Poo and the Human Petri Dish
Humans have too many limbs. We are a cluster fuck of physical protrusions and emotional appendages. It is a known fact homo-sapiens secrete from every orifice and are generally gross. We gobble up all the pure things the earth offers us such as oxygen and animals and water, and expend these generous donations as piss and shit and mucus.
No wonder we can’t live together without being disgusted at each other. The variables that arise when people of different ages, backgrounds, eating and hygiene habits live and sleep in a confined space gives rise to a fertile breeding ground for both comedy and tragedy. No matter how true the original intention of each member is to be good to one another, every share house inevitably ends up a Petri dish of human mess.
A certain visceral breed of storytelling has arisen out of the repugnant social experiment that is modern share house living. The setting is suburban and the characters are grotesque exaggerations of a generation raised on Cheez TV. Most stories stay within the friendship groups they were conceived in, but some rise above and take on a whole new mythological status.
In the vein of all good folklore, the series of events I am about to recount happened to a friend of a friend of mine. He said it is a true story and I believe him. It is a good story to tell at the kind of parties where there aren’t any salt and vinegar chippies left in the bowl and everyone goes quiet and you can sense someone is about to whip out their iPhone and start using that app that moves people’s heads onto the neck of the person next to them. Instead everybody chimes in at the end of the story with their own awful housemate tale. The night is saved and you get to feel like the sultan of social communiqué.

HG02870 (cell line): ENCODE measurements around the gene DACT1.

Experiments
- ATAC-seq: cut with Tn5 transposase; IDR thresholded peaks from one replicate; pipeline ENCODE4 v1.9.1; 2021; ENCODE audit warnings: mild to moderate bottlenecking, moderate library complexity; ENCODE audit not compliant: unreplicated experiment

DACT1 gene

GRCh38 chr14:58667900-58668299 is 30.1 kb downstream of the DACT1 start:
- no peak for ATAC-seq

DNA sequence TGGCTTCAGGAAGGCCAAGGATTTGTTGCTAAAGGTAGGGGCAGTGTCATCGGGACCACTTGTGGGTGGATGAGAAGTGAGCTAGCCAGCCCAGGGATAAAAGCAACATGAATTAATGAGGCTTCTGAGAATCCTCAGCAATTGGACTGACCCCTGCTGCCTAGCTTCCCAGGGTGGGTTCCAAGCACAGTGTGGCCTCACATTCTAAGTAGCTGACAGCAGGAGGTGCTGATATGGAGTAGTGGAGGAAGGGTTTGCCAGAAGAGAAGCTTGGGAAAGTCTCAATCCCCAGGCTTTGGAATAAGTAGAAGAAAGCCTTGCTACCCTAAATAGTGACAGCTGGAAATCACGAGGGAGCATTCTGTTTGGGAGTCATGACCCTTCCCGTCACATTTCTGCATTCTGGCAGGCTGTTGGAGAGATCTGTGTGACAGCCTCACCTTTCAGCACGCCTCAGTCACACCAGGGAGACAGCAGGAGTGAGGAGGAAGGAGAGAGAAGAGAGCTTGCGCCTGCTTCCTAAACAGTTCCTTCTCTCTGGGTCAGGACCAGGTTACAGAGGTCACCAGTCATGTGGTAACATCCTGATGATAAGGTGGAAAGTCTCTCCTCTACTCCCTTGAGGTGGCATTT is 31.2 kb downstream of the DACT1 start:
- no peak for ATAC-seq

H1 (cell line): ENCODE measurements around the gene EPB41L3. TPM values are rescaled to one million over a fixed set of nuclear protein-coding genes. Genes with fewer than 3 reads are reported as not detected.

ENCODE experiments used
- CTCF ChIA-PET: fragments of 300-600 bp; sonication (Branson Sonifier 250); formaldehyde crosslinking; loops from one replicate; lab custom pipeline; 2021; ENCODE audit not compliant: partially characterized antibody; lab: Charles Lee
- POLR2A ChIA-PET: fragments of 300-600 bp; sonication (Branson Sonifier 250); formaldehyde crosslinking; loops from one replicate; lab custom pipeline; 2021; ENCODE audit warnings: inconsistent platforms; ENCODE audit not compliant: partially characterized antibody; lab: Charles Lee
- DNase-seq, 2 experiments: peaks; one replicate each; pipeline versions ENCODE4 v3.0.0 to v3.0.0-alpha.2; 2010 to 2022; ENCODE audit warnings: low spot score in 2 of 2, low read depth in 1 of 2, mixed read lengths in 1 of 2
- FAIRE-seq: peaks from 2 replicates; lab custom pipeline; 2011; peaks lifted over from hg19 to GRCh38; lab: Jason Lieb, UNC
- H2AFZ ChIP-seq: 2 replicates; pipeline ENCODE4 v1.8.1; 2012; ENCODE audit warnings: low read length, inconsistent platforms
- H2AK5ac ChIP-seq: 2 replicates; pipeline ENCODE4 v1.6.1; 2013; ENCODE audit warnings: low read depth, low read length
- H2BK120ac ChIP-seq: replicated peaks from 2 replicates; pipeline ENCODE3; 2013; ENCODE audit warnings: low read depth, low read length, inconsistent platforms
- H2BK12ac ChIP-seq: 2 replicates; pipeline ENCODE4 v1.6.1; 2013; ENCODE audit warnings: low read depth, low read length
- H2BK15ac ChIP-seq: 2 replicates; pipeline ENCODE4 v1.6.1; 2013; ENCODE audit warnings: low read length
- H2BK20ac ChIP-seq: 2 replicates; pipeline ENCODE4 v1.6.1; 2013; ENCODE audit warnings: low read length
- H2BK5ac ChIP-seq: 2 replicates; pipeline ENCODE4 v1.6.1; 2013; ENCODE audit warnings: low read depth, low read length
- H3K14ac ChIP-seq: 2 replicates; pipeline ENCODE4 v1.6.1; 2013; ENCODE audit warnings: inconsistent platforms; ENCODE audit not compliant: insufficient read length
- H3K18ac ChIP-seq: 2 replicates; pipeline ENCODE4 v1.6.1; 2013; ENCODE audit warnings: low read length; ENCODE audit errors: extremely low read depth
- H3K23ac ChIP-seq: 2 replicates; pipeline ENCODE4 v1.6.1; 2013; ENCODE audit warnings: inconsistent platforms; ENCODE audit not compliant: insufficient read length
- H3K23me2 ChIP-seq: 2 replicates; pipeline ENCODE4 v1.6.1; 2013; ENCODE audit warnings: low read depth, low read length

It takes place in a share house in Brisbane. The tenants are university students, a few boys and one girl. A culture of pranking arises in the house coupled with a healthy dose of competitiveness. The lines and boundaries of personal space and good taste become blurred and somehow faeces becomes involved. This is where my friend telling the story was hazy, and I can’t confirm for certain if the poo in question was animal or human. I do know the same piece of poo was used and reused as a vital object, the punch line, if you will, multiple times in multiple pranks. Whatever kind of poo it was, it was versatile and resilient.
Things progressed in the house to the point where they developed a game called ‘Hide the Poo’, which, owing to the literal nature of the title, doesn’t need a whole lot of explaining. It basically involved hiding the same irrepressible piece of poo amongst another member of the household’s possessions until they naturally came upon it. Then the person who discovered the object inherited the responsibility of continuing the legacy and concealing the said object (poo) in amongst another house member’s things.